During the discussion, I noticed that we all understood each other quite well but a number of people brought their thoughts and emotions about the topic and this affected us in a way because there was a barrier in delivering the message. For us to be able to deliver our message properly to our other colleagues, we should consider our receiver’s point of view and see if they would understand the message and how it would sound to them. ”How physicians communicate with their patients is another process that is extremely important to understand. There are numerous analyses of this process, which range from discussions of language barriersto inefficiencies in delivering basic information regarding complex diseases such as HIV/AIDS” (Solet et al, 2005). Knowing different forms of communication is vital and communicating effectively for the receiver to understand the message you are passing through because for you to deliver bad news to your patient, you will need to know how you are going to speak to your patient for him/her to understand you. Delivering of the message must be effective in a way that it would keep your patient safe and build trust in you. My group clearly felt that the lack of established criteria and guidelines which when implemented could have structured the exercise was ultimately helpful. It helped build more interaction between my groups as we had to construct guidelines and methods of an approach together. This quickly aided communication as we as a group felt the need to be involved as it will govern our modes of operation within our team. Molyneux (2001).
During the communication I observe that my voice was not clear enough because some people in my group seem confused whenever I gave answers to questions and had to repeat myself again. I learned that it is important I speak effectively and clearly because I do not want my leadership ability to be questioned. To improve this, it may be helpful for me to use analogies that can help my group understand the concept. When communicating with my patient I will need to speak clearly and show full interest as this will make them more confident and comfortable. Facial expression involves our eyes, muscles and mouth can form a connection with our audience.It is important to maintain a connection with the audience not only using eye contact, but by our facial expressions, which translate into our body language. A patient / audience can read into the body language of the speaker and denote certain attributes. In this aspect it is important to keep a professional stance at all times, a stance and exhibits confidence and assuredness at all times.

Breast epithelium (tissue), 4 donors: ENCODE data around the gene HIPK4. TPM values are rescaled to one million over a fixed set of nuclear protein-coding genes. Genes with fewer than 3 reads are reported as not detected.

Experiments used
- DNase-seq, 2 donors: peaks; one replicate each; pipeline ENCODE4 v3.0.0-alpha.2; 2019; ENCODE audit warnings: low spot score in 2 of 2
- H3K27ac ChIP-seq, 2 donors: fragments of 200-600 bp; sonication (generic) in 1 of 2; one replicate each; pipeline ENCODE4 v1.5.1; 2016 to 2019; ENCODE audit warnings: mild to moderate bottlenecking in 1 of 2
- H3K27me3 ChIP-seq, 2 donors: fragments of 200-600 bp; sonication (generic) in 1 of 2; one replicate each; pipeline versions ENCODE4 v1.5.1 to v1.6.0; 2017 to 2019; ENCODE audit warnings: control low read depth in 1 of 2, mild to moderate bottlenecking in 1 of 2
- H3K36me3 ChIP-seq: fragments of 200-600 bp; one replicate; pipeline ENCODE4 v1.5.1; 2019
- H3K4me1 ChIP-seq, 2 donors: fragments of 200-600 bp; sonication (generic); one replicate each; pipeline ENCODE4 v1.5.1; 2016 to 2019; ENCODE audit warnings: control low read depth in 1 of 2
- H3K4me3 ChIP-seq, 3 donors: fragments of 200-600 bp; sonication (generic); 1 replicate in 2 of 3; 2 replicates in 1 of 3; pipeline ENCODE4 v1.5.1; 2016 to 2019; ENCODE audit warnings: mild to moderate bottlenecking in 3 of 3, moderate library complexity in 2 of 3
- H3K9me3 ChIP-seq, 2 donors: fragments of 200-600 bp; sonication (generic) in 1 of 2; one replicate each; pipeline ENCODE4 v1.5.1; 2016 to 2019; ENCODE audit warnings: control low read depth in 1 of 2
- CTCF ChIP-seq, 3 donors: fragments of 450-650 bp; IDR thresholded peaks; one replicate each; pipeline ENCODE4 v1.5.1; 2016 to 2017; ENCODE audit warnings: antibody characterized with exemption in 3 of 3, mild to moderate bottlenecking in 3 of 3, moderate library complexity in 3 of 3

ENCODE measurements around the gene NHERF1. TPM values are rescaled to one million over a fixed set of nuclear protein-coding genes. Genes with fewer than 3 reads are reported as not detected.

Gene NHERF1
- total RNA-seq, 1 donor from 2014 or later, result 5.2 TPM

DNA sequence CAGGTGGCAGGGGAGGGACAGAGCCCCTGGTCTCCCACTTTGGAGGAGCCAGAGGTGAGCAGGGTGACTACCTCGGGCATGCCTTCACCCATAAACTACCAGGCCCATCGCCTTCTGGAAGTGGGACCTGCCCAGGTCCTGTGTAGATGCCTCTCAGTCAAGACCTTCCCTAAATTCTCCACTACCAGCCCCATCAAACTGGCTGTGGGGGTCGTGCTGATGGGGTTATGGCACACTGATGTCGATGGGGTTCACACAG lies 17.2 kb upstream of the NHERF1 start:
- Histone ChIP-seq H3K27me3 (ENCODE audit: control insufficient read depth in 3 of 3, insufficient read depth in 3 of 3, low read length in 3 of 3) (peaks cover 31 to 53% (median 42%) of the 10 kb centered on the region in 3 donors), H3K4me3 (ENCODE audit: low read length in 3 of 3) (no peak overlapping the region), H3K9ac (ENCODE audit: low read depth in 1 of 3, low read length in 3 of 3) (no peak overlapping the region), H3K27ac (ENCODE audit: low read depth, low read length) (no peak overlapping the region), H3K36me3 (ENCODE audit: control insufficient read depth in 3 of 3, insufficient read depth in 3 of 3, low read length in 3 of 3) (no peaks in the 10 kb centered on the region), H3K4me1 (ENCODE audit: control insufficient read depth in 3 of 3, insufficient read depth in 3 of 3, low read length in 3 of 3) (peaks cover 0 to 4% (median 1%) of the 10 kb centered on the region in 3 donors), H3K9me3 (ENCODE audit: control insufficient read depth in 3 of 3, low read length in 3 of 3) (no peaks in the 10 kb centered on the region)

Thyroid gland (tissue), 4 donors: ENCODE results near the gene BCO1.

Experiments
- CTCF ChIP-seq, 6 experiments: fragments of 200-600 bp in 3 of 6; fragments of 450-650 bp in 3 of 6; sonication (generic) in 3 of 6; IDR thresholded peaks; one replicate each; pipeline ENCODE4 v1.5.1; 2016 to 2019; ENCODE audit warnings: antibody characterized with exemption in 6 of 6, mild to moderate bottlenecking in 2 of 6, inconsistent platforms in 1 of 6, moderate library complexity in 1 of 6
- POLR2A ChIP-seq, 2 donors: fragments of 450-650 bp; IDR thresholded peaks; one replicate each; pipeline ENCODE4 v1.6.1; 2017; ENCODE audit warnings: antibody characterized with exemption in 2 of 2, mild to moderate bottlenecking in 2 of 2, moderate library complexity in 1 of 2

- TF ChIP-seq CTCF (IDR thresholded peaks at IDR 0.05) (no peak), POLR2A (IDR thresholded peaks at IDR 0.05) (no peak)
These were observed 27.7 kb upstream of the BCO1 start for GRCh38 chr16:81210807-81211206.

References: Surname first + alphabetical order
Michael, A. & Janet, D. (1965) ‘Sociometry:American Sociological Association’, 3(23) 289-304
Marks-Maran, D. & Rose, P. (1997) Reconstructing Nursing – Beyond Art and Science. London. Bailliere Tindall.
Solet, Darrell J. MD; Norvell, J Michael MD; Rutan, Gale H. MD, MPH; Frankel, Richard M. PhD.(2005). Lost in Translation: Challenges and Opportunities in Physician-to-Physician Communication during Patient Handoffs80(12)1094-1099
Molyneux,J. (2001). Interprofessional team working: what makes teams work well? Journal of Interprofessional care, 15(1), 29-35.
Dombeck,M. (1997). Professional personhood: training, territoriality and tolerance. Journal of Interprofessional care 11, 9-21.
Mistry K., Jaggers J., Lodge A., Alton M., Mericle J., Frush K., Meliones J. (2008). Using Six Sigma Methodology to Improve Handoff Communication in High Risk Patients. In: Advances in Patient Safety: New Directions and Alternative Approaches. Vol. 3. Performance and Tools. AHRQ Publication No. 08-0034-3. Rockville, MD: Agency for Healthcare Research and Quality; August 2008
Tracy Schweitzer, A. & Leske, J. (2008).’ Thought processes and factors influencing recently graduated registered nurses’ clinical reasoning’.(2nd ed.). University of Wisconsin-Milwaukee
Sue, H. (2012).nursing:study and placement learning skills clinical nursing skills: core and advanced. United Kingdom: oxford university press.
Goodsell, A. Vincent, T. Smith, S.B & Macgregor J. (1992)”What Is Collaborative Learning?” in Collaborative Learning: A Sourcebook for Higher Education.
Cite This Work
To export a reference to this article please select a referencing stye below:
Related ServicesView all
DMCA / Removal Request
If you are the original writer of this essay and no longer wish to have your work published on the UKDiss.com website then please: